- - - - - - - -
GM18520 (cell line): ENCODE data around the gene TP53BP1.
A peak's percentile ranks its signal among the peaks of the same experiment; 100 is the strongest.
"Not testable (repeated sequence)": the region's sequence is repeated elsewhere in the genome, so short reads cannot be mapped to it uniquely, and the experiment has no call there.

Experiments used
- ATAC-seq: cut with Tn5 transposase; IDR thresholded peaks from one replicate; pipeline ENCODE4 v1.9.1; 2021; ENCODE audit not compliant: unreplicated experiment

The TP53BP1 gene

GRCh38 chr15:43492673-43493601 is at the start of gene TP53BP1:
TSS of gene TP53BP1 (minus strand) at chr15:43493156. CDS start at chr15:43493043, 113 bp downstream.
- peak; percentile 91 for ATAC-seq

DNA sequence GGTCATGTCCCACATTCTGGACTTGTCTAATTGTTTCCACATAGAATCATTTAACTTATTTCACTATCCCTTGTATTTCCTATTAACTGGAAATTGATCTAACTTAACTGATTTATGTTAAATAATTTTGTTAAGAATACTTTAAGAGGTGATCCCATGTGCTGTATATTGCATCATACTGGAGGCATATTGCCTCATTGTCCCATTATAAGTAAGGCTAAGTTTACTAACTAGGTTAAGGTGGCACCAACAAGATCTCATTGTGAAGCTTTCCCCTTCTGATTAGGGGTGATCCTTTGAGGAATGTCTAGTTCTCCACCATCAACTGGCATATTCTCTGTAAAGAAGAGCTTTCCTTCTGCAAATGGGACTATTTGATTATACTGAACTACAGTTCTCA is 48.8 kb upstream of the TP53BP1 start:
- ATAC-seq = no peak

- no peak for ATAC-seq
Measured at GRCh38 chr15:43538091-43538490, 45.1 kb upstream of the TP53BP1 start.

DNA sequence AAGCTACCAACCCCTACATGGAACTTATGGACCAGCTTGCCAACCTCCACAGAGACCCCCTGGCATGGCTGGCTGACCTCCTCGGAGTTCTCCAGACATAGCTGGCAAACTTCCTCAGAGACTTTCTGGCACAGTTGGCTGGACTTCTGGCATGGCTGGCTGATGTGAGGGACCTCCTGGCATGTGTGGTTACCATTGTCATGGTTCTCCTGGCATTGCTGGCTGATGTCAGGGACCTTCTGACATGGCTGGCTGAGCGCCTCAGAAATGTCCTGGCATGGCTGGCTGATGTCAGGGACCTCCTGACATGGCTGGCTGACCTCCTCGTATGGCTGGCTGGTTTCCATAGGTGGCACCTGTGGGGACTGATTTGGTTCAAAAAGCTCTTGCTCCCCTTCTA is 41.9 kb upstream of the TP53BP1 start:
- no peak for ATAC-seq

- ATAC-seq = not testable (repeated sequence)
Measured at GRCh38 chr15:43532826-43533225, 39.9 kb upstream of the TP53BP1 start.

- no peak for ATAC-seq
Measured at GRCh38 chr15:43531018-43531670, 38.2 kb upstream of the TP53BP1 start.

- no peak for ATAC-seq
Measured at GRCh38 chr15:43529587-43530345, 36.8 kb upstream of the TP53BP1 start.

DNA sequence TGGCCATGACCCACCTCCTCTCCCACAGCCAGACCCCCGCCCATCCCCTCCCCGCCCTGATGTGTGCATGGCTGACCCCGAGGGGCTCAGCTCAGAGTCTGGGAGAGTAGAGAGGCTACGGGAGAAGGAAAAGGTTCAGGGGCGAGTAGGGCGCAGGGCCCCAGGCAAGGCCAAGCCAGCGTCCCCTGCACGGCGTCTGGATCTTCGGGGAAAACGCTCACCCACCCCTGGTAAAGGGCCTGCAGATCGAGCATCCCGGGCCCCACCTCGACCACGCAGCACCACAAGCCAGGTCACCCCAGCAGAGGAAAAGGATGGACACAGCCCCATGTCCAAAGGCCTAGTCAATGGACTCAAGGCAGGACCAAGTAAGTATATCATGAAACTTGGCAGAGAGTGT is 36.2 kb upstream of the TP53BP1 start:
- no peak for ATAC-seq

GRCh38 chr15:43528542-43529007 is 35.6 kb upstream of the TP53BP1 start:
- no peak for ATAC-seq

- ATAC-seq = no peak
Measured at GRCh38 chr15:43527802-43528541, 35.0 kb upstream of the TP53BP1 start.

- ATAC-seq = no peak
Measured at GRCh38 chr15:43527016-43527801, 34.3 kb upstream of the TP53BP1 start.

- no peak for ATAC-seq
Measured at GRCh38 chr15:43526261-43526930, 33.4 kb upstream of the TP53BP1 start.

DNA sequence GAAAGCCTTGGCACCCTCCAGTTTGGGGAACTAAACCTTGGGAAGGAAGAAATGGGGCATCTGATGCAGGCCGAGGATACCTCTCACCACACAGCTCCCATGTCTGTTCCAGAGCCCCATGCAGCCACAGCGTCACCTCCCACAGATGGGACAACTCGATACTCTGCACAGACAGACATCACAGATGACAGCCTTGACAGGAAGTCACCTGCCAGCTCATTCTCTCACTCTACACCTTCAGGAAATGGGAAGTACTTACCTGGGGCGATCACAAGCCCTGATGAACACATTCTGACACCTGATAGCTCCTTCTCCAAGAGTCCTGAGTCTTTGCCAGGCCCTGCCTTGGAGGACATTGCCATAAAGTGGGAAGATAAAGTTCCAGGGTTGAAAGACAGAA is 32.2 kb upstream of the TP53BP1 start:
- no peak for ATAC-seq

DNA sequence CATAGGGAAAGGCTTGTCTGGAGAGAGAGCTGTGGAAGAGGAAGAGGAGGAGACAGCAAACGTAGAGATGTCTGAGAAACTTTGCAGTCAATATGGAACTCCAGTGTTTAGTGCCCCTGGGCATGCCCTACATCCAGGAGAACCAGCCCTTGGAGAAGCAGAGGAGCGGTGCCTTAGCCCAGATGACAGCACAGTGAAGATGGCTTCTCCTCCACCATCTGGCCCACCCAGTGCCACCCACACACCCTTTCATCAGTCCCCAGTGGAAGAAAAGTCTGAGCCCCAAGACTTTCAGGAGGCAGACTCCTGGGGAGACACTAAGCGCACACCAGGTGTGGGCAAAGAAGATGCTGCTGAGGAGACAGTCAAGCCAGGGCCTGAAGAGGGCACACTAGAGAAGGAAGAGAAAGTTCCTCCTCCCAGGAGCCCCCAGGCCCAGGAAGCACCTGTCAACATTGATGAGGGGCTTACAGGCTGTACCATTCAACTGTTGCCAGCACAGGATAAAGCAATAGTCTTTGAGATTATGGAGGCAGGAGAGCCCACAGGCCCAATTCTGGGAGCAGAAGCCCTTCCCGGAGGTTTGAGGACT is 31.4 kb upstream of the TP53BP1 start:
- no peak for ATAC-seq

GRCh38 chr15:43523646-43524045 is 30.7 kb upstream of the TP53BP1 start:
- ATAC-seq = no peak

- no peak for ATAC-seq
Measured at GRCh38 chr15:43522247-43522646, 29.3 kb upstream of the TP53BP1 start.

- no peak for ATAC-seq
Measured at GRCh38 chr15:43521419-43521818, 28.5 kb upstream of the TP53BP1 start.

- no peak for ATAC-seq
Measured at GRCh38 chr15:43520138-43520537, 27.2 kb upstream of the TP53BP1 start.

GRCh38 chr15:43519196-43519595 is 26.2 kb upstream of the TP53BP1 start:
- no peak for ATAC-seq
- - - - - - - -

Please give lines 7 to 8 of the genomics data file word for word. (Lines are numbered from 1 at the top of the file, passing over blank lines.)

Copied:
GRCh38 chr15:43492673-43493601 is at the start of gene TP53BP1:
TSS of gene TP53BP1 (minus strand) at chr15:43493156. CDS start at chr15:43493043, 113 bp downstream.